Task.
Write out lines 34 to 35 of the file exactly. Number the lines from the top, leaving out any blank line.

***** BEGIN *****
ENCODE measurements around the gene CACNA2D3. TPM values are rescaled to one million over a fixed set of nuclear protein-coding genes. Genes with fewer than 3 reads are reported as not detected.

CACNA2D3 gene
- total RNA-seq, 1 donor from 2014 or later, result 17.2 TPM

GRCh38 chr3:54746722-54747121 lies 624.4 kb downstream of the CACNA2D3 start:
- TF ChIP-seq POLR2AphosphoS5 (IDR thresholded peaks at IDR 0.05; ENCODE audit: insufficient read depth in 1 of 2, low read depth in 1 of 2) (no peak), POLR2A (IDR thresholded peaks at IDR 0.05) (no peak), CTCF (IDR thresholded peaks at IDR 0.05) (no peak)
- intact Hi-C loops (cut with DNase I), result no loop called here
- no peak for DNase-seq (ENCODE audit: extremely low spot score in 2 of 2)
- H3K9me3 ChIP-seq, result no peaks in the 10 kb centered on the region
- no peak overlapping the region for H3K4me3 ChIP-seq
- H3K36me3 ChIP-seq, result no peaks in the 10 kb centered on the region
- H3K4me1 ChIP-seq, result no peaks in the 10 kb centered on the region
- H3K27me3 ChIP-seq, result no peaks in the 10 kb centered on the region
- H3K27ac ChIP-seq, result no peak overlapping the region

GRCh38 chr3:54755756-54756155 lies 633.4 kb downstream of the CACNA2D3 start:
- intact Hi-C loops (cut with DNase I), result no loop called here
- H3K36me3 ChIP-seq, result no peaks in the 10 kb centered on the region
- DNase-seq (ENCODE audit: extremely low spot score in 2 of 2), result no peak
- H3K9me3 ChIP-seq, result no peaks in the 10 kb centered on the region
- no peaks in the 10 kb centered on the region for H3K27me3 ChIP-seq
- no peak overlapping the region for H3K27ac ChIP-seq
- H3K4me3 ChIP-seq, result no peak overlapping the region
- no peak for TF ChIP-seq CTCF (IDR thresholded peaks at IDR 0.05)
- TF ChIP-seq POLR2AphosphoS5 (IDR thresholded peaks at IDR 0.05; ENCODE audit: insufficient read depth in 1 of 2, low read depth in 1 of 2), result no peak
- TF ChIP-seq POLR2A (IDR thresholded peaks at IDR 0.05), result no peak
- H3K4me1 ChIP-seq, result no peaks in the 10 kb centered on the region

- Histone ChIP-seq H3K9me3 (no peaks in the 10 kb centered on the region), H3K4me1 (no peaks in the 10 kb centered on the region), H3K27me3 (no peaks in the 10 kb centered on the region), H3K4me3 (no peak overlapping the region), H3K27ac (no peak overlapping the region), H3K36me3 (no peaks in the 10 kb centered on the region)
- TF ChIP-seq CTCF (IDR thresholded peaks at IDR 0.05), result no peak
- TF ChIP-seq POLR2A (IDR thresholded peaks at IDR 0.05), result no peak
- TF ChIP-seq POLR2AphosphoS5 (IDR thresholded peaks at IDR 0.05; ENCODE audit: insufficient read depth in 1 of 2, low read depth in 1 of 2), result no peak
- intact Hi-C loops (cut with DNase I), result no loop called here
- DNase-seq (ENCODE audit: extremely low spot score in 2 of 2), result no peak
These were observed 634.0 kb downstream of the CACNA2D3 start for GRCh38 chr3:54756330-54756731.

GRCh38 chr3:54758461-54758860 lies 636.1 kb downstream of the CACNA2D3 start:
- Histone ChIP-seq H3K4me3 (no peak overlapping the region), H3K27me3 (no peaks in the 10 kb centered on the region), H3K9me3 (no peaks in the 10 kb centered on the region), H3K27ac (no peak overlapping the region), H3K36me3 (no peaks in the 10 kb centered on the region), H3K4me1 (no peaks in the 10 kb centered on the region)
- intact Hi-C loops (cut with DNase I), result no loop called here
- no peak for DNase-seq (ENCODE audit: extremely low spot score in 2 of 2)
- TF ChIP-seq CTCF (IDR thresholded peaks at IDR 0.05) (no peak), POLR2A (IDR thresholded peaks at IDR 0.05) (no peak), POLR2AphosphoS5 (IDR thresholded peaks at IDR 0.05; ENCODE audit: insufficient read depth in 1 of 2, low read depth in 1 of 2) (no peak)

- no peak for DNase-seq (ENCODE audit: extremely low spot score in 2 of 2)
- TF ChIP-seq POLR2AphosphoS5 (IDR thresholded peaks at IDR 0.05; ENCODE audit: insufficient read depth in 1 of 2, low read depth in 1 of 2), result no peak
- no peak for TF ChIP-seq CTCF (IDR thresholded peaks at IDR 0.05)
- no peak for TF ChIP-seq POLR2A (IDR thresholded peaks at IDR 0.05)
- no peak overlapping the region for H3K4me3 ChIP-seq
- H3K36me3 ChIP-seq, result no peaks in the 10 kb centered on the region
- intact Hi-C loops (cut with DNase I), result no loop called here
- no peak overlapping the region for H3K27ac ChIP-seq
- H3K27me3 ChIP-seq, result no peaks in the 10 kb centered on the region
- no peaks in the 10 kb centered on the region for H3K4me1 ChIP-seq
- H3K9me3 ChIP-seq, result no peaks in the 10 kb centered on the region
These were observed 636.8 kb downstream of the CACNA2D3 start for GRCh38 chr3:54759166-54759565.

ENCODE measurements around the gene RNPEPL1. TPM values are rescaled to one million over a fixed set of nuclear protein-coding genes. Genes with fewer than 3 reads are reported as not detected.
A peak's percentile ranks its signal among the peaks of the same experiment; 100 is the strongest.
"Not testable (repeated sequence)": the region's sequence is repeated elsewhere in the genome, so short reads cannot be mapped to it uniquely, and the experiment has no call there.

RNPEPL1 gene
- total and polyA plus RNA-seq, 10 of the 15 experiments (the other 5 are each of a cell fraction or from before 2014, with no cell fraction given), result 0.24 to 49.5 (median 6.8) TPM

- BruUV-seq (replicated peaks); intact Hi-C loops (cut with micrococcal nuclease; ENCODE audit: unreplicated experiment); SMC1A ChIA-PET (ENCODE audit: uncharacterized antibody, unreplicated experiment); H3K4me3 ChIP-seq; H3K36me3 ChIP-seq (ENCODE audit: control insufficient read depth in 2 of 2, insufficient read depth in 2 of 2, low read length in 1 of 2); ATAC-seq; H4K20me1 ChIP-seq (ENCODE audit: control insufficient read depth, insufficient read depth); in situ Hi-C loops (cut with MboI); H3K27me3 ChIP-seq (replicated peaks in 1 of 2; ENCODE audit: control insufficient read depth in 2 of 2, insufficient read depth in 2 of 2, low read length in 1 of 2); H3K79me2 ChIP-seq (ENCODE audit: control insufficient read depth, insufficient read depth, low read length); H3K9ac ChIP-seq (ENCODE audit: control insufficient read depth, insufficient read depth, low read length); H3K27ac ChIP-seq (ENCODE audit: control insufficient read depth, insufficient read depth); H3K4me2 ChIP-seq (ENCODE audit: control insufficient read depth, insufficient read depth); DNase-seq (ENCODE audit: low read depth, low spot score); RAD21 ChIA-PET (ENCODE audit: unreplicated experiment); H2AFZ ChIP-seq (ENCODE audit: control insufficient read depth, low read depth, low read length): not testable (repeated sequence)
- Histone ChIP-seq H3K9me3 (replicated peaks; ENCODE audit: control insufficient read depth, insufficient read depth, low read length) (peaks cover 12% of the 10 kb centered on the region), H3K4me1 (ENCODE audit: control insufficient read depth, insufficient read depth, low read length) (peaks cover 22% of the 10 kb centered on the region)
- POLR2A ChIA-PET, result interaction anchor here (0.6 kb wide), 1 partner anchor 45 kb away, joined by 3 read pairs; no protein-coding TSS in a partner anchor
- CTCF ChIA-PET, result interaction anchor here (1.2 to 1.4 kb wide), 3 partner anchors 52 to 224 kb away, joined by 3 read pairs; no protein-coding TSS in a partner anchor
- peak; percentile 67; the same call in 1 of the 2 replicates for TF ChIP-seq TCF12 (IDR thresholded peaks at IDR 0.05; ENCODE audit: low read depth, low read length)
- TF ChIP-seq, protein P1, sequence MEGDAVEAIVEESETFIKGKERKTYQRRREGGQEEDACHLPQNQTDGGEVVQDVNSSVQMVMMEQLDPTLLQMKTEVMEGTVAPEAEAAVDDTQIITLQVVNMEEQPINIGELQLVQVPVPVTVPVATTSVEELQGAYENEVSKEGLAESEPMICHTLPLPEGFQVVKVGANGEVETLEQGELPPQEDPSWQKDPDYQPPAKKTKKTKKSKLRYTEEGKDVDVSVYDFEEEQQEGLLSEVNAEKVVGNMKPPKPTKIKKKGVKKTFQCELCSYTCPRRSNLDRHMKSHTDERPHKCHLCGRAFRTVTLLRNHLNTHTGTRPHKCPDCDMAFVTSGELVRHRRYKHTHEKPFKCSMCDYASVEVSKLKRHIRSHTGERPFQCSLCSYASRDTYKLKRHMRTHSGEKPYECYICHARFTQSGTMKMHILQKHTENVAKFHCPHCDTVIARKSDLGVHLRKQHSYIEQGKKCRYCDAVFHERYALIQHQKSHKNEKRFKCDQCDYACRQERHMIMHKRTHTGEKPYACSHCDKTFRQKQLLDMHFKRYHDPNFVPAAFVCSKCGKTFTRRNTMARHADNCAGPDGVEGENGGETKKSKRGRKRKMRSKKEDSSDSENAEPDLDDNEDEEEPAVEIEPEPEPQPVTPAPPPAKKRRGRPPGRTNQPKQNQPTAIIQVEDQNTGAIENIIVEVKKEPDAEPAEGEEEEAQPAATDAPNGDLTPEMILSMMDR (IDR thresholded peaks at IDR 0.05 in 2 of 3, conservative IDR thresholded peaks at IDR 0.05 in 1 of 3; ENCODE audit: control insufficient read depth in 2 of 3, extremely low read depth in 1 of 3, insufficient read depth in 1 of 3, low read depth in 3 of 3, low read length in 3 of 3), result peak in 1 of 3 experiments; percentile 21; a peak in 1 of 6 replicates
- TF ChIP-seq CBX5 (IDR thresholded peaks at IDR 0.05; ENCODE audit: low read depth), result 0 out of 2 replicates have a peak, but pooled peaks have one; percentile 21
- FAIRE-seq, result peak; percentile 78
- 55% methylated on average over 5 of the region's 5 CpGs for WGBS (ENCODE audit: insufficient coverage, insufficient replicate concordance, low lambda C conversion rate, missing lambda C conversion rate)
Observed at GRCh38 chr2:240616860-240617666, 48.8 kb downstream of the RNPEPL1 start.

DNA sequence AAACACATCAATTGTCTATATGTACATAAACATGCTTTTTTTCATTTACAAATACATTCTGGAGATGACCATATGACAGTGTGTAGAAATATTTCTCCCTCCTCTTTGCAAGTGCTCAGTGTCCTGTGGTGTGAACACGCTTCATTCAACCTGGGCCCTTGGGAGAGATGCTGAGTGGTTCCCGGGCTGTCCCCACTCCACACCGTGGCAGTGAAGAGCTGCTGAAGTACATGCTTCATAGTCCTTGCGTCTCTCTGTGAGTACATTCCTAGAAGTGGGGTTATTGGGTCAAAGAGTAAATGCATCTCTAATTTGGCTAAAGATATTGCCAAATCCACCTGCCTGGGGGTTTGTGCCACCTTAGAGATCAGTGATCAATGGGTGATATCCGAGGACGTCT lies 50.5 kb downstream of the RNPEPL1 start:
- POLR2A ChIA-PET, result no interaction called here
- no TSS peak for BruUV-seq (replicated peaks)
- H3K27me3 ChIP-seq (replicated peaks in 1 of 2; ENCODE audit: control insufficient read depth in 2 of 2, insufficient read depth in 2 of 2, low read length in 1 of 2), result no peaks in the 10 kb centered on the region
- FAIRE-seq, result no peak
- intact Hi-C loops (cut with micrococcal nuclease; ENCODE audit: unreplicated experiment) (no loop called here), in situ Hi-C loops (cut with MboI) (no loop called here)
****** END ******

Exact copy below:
- Histone ChIP-seq H3K4me3 (no peak overlapping the region), H3K27me3 (no peaks in the 10 kb centered on the region), H3K9me3 (no peaks in the 10 kb centered on the region), H3K27ac (no peak overlapping the region), H3K36me3 (no peaks in the 10 kb centered on the region), H3K4me1 (no peaks in the 10 kb centered on the region)
- intact Hi-C loops (cut with DNase I), result no loop called here